Microsoft is going into promotional overdrive with Windows 7, four months ahead of the operating system's official launch date.
Set to kick in as they are announced today, two offers give you "free" upgrades along with limited-time discounts - if you sign up to get Windows ahead of the October 22 launch.
The stick to Microsoft's carrot is that the majority of Windows 7 SKU prices - also due to be announced today - won't alter. So if you wait, you'll pay the same as you did for Windows Vista in most cases.
Furthermore, in European Union states, Microsoft will offer "full" copies of Window 7 without Internet Explorer 8 for the price of upgrade editions of Windows 7. Full versions are usually more expensive than upgrade editions, which are designed as a kind of money-off loyalty reward for customers upgrading from older editions of Windows.
Microsoft said it couldn't have offered a retail upgrade version of Windows 7 without IE 8 in time for the official launch on October 22. The company said earlier this month it would deliver Windows 7 in Europe minus IE 8 to satisfy with European antitrust regulators.
It's likely regulators will take a dim view of Microsoft's decision to pump out Windows 7 ahead of its final ruling on what Microsoft should do on making rivals' browsers available in Windows. And a dim view in Europe can mean financial penalties.
Microsoft's free upgrades to Windows 7 from Windows Vista will squarely target students buying PCs for the new school year this autumn. The Windows 7 Upgrade Option Program will start today and stretch to 31 January 2010, just over two months after Windows 7 becomes available.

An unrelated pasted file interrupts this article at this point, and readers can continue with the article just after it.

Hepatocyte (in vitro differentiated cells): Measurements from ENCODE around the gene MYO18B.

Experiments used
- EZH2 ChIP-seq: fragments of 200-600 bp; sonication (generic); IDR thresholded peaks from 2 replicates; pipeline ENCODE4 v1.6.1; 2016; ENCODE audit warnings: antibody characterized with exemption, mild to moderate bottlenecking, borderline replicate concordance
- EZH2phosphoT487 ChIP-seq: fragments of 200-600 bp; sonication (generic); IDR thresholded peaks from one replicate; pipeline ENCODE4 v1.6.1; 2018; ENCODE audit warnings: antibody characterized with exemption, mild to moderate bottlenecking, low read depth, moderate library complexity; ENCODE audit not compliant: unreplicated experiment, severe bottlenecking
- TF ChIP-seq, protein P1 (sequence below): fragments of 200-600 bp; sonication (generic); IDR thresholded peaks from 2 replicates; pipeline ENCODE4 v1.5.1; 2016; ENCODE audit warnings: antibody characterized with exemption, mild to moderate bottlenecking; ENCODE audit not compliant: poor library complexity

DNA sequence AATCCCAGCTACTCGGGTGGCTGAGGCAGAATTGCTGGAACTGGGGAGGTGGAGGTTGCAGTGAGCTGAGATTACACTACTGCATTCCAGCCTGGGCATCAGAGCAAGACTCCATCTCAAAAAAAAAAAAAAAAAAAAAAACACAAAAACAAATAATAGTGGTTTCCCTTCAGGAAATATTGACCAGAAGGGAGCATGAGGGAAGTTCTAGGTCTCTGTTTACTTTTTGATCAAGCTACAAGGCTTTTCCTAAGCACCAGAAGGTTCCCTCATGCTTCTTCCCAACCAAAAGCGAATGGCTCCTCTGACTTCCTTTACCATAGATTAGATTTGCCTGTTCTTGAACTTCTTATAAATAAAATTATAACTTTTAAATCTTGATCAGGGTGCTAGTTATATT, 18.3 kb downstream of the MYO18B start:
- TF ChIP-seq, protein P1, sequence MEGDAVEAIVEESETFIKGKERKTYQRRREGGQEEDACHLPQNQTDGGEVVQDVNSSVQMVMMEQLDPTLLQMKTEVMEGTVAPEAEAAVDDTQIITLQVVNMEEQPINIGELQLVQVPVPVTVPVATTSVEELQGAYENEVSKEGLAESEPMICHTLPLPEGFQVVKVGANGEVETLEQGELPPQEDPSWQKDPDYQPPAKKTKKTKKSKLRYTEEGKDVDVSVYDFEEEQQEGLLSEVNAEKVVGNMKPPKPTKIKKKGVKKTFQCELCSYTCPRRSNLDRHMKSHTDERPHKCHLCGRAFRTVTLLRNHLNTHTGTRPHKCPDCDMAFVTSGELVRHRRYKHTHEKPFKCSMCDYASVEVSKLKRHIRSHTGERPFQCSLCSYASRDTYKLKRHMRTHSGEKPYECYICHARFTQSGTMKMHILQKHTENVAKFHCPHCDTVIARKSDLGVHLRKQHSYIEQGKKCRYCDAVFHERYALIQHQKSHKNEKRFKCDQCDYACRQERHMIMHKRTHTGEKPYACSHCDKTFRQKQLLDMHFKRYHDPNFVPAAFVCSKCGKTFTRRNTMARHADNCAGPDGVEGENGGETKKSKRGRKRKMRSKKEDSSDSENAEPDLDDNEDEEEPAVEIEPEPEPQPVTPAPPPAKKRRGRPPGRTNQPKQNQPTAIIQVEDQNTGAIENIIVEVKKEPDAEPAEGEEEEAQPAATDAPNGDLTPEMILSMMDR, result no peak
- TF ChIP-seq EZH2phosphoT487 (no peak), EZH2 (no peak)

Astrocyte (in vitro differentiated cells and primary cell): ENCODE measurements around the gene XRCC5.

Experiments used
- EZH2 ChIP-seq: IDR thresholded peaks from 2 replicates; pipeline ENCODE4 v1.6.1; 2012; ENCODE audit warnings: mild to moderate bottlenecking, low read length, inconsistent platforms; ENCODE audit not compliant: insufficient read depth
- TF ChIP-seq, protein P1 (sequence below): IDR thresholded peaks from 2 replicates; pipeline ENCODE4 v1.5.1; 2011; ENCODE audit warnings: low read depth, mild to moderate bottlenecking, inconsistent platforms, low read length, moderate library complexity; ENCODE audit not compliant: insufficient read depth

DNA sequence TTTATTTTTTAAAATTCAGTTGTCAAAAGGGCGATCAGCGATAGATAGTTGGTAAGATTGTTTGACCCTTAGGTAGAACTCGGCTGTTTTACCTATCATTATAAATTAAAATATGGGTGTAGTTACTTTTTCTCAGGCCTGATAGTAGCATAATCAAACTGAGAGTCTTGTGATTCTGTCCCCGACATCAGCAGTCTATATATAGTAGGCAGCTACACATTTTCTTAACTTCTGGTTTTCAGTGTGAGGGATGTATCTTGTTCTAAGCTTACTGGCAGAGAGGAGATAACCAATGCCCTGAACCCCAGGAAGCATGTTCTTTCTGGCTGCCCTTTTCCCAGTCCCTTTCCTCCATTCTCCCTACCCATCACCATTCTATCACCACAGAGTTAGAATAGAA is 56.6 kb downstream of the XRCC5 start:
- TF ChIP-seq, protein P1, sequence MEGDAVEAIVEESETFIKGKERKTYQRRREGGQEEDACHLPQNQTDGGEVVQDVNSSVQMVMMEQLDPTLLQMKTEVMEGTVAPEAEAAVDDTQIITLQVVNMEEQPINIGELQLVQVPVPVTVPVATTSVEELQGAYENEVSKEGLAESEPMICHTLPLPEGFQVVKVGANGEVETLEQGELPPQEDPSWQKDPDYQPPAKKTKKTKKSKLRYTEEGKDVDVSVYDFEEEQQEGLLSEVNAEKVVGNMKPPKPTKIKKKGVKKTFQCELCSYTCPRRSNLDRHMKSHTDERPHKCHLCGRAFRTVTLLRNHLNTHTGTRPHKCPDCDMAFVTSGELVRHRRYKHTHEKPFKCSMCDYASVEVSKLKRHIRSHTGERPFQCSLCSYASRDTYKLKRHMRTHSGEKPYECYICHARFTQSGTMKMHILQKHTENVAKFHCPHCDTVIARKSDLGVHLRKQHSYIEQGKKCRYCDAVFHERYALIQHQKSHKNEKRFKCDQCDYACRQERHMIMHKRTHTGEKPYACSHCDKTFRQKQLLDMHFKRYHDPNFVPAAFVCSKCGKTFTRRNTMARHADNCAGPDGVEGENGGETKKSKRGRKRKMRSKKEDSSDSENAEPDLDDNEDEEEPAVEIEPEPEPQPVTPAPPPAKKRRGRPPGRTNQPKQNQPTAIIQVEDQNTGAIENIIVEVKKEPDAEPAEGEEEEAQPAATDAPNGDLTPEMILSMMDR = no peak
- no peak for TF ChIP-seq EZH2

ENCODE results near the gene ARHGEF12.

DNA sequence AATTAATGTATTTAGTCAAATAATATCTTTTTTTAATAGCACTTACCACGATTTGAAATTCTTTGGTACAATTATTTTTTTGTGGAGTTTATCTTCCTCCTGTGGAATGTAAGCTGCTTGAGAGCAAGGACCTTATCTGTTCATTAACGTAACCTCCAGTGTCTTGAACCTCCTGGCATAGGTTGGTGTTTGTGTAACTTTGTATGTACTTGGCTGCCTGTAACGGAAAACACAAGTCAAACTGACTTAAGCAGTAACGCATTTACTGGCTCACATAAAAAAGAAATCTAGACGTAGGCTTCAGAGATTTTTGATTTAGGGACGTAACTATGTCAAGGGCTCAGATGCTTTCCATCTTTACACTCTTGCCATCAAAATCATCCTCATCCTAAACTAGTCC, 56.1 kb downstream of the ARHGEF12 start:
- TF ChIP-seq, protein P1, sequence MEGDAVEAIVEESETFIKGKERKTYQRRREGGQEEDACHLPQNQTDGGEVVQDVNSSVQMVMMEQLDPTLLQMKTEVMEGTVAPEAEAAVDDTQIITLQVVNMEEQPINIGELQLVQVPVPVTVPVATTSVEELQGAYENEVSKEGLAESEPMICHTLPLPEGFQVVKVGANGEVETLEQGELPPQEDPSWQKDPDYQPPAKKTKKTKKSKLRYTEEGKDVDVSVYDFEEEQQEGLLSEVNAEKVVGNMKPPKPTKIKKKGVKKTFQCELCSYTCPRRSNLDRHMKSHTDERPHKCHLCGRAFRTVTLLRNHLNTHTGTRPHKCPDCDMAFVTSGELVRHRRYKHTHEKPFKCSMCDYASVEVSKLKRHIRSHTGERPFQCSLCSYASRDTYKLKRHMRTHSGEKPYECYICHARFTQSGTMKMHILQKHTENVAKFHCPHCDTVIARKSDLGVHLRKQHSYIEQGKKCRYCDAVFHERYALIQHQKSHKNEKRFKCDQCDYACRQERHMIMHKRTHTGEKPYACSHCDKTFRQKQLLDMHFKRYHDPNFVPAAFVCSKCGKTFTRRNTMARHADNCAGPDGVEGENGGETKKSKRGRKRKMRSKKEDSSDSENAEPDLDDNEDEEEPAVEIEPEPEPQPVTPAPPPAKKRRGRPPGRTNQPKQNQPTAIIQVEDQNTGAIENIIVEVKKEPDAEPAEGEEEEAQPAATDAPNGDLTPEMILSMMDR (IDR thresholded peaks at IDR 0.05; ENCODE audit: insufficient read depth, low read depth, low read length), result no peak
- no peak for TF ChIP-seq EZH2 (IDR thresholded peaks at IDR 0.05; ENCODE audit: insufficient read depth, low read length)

That means free upgrades to Windows 7 Home Premium, Business, or Ultimate from the corresponding version of Windows Vista when bought from qualifying OEMs and retailers.
With the planned October 22 launch for Windows 7, Microsoft had risked losing out on the potentially lucrative back-to-school PC shopping period. Now, Microsoft will hope it can nail back-to-school plus the US Thanksgiving and Christmas shopping seasons that it badly missed with Windows Vista - and that generally prove so lucrative to Apple and PC makers.
Furthermore, from today and until July 11, customers in the US and Canada can pre-order Windows 7 Home Premium or Pro for a limited price of $49.99 and $99.99 respectively. Those in the UK, France, and Germany can pre-order between July 15 and August 14 for similar discounts. Customers in Japan get to order between now and July 5.
If you miss Microsoft's promotions, your next best bet will be to buy a full or upgrade version of Windows 7 Home Premium. Microsoft has nailed the recommended retail price for this SKU today at $119.99 and $199.99 respectively. That saves you $10 and $40 on the price for the upgrade and full editions of Windows Vista Home Premium respectively.
Microsoft's recommended pricing has a tendency to be weak when Windows is bought outside the PC channel. On Amazon, for example, Windows Vista SP 1 can be bought for $90.49 - almost $40 cheaper than the recommended price of the boxed product. That means it's unclear how well the supposed savings on the official prices will hold up.
One thing that helped weaken the price of Windows Vista was its poor reputation. Microsoft will hope Windows 7 does better, helping its official prices and estimated savings to hold up. But whichever way you slice it, Linux companies take this as evidence of Microsoft being forced to differentiate its latest operating system on price and savings - not just features. They will see it as a sign of weakness against Linux, which is free.
Meanwhile, the EU will also only see pricing reductions on Windows 7 Home Premium: The upgrade version will be €119.99 and full version €199.99, which will save you €5.01 and €29.01 compared to the upgrade and full versions of Windows Vista. ®